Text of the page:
Highfields had made one change at half-time and, continuing their physical approach to the game, pressed forward themselves. On the break, a long clearance from Bobbie led to a reckless challenge on a Lady Upshott’s forward and another injury. With only five minutes of the second half gone, Lady Upshott’s had used both their outfield substitutes.
After that, there had been chances for both sides, but the strange refereeing decisions continued. Highfield was awarded a penalty following a blatant dive from their centre-forward, which was brilliantly saved by Nicola (Nicki) Hamilton-Fforbes, the stunningly beautiful blonde and only daughter of a Scottish baronet.
Two more Lady Upshott’s girls were then awarded unjustified yellow cards, whilst more serious infractions from Highfield went unpunished, the referee apparently trying to find an excuse to send off one or more Lady Upshott’s girls to turn the tide.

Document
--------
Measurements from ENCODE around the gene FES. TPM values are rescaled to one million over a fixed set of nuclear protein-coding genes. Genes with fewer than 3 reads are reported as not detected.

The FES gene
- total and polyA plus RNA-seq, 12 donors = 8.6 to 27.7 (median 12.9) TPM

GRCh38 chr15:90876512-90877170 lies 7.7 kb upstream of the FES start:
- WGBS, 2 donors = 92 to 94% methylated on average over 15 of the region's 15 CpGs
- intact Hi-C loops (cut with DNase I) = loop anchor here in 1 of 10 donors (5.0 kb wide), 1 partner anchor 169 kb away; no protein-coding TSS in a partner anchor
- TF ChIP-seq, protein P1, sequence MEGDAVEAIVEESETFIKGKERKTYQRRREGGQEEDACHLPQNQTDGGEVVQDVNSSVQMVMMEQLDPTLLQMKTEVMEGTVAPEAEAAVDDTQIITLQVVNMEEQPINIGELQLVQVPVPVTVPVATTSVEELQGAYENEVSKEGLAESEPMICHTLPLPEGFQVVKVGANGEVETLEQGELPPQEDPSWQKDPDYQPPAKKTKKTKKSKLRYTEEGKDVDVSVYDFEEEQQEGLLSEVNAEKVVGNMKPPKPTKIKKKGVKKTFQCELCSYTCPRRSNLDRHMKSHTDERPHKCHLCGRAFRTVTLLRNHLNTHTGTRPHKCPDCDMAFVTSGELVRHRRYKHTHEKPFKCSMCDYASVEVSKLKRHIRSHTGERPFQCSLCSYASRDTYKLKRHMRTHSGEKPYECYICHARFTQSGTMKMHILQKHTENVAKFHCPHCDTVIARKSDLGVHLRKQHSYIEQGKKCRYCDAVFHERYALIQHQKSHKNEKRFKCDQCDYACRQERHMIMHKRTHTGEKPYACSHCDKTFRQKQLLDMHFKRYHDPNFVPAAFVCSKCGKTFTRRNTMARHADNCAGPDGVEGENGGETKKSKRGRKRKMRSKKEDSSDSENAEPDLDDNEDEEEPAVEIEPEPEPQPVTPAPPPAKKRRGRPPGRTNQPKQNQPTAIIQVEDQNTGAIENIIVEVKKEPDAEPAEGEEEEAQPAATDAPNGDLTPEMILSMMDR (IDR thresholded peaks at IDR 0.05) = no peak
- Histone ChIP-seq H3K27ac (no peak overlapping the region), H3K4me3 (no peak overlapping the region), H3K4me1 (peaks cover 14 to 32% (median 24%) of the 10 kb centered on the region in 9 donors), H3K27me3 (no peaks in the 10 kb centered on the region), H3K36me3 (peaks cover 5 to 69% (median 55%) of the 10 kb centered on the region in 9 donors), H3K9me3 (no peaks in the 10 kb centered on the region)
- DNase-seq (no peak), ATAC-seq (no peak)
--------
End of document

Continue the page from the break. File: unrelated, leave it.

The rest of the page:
One minute to go and, in the left corner at Lady Upshott’s end, Faith Northcott was again over-ruled. Instead of a goal kick to Lady Upshott’s, Highfield was awarded a corner. Miss Arbuthnot, the original neutral referee and now the official timekeeper, looked at Miss Slyde and tapped her watch. Miss Slyde held up three fingers to indicate additional injury-time to be played, while Miss Arbuthnot shook her head.
When Highfield took the corner kick, the ball came in high and, as Nicola timed her jump perfectly to catch the ball with both hands, two Highfield girls jumped with her with their elbows out, playing the player and not the ball. Nicola was knocked off-balance by an elbow in the back, while another player’s elbow struck her on the temple just above her right eye. As a stunned Nicola fell to the ground, she kept her hands on the ball and tried to gather it to her. It was at that point the Highfield centre-forward rushed in and, with all her force, kicked the ball from Nicola’s hands. This caused the goalkeeper’s left wrist to be bent right back and, as the Highfield girl’s boot followed through, it struck Nicola a glancing blow to the top of her head. As Nicola’s world briefly went dark, the ball rocketed towards the top right-hand corner of the Lady Upshott’s goal.